Yet all of these causes seemed as enduring in their time as public-health nursing or settlement houses do in ours. As unusually fine examples of institutions which are serving current needs might be mentioned Hull House in Chicago and the Henry Street Visiting Nurse Service in New York. These agencies have been built up in response to pressing demands through the vision and resourcefulness of two remarkable women, Miss Jane Addams and Miss Lillian Wald. There can be no question about the value of their service to-day. Yet we may be certain that conditions are changing and that the acute social need of to-morrow will be different from that of to-day and Mill doubtless call for a new kind of agency to meet it. The splendid service that Hull House and Henry Street are giving under their present leaders is the strongest argument for putting all the resources they can obtain into their present activities.

An example of an important private agency which has agreed to use its funds currently rather than as a perpetual trust is the National Institute of Public Administration, an organization with headquarters in New York City which is helping to analyze and improve various functions of government. In replying to a suggestion in this connection, Raymond B. Fosdick, a trustee of the several Rockefeller boards and an active director of the National Institute, wrote as follows: —

I am delighted, too. Math your idea of setting up at least $900,000 of the $1,500,000 to be raised on the basis of a temporary endowment rather than in perpetuity. This is a forward-looking step which I hope will be widely followed in connection with other gifts and other institutions. Your continued emphasis on this matter is bound to liberalize the whole character of American philanthropy, and so far as the National Institute of Public Administration is concerned, we shall gladly adopt your condition.

For a number of years the University of Chicago has been urged not to tie up in perpetual endowments those funds which are given without restrictions, but rather to hold as large a part as possible of such resources for use at any time when needs arise. The University has recently decided to follow this course and the trustees have adopted the following vote: —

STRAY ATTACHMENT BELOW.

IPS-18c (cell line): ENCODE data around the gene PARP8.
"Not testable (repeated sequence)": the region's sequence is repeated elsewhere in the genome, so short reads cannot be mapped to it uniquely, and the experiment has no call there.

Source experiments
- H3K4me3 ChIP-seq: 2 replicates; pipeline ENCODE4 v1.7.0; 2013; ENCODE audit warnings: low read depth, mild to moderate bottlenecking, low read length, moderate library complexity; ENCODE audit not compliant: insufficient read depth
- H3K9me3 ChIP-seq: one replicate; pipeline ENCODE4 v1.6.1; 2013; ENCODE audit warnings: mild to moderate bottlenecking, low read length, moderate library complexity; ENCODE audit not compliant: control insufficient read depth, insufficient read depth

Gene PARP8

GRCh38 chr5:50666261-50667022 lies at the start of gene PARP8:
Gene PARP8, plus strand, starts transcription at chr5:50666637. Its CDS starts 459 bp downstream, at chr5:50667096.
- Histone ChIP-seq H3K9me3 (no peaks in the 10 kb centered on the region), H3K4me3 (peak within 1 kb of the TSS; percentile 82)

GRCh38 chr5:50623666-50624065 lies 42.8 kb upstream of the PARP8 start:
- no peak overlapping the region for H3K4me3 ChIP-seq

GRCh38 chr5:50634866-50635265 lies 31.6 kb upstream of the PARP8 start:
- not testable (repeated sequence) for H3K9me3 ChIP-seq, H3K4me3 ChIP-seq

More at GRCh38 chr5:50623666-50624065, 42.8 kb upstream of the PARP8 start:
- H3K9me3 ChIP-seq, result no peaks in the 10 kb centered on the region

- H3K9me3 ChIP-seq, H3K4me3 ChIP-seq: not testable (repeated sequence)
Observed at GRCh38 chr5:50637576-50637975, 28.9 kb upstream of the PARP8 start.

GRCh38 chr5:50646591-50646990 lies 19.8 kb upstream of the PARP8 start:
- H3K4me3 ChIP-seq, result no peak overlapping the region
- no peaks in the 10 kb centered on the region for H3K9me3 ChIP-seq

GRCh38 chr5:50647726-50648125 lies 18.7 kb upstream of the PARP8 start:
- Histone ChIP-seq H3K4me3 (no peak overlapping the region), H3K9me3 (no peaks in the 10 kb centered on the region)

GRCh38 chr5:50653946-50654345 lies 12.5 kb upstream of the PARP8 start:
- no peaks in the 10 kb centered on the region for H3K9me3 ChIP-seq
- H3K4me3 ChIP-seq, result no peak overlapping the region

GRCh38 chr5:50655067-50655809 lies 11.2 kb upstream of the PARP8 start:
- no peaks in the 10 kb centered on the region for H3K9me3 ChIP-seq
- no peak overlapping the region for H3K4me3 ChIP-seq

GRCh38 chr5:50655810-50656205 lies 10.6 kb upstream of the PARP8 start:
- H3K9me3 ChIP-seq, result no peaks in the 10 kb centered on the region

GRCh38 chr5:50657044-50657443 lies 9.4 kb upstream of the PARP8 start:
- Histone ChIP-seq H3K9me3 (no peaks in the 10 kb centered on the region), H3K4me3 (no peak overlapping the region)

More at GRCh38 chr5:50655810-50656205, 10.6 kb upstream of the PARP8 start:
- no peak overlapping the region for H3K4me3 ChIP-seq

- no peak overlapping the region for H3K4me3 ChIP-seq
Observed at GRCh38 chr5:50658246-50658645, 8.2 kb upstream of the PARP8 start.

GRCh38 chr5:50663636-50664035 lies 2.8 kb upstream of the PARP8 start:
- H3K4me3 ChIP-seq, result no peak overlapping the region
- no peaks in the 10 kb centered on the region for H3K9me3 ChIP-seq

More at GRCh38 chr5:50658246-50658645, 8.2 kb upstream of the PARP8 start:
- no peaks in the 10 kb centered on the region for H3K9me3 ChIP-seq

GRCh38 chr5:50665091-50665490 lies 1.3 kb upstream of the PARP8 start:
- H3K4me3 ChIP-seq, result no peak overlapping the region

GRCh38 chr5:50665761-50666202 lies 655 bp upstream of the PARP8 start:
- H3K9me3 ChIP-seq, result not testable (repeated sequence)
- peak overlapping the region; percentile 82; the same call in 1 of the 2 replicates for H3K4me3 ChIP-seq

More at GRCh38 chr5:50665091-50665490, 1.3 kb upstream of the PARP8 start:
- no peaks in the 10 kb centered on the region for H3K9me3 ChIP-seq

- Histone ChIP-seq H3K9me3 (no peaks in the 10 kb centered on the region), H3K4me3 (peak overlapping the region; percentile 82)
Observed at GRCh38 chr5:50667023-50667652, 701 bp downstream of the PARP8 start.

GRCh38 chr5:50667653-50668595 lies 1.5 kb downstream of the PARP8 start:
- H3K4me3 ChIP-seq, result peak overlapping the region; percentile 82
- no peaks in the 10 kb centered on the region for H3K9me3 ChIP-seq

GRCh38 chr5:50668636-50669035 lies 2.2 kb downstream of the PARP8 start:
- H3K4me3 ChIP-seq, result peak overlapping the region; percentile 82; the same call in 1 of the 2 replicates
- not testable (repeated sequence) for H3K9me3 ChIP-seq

Conditions and restrictions specifically imposed by donors or testators will always be scrupulously observed by the University, but where no limitations of any character either expressed or implied have been placed upon the use of the gift, we believe that it is not only permissible but that it may be considered the definite duty of the Trustees to devote such unrestricted funds, both principal and income, to such purposes as in their judgment shall best serve the needs of the institution.

In view of the fact that the giving by the Rockefeller family and the Rockefeller boards has been conspicuous not only for its magnitude but no less for the wisdom with which the causes and institutions have been selected, it is gratifying to see that the influence of these givers is being thrown toward current use of funds and away from perpetual trusts. The elder Mr. Rockefeller continues to be a model in keeping his donations free from petty restrictions. Mr. John D. Rockefeller, Jr., has made many of his recent gifts with the formal understanding that after twenty-five years the trustees of the given institution may use the funds, both capital and income, for whatever purpose may then seem most desirable.

Two of the newest foundations have gone further than any of their predecessors in insisting upon current use of funds.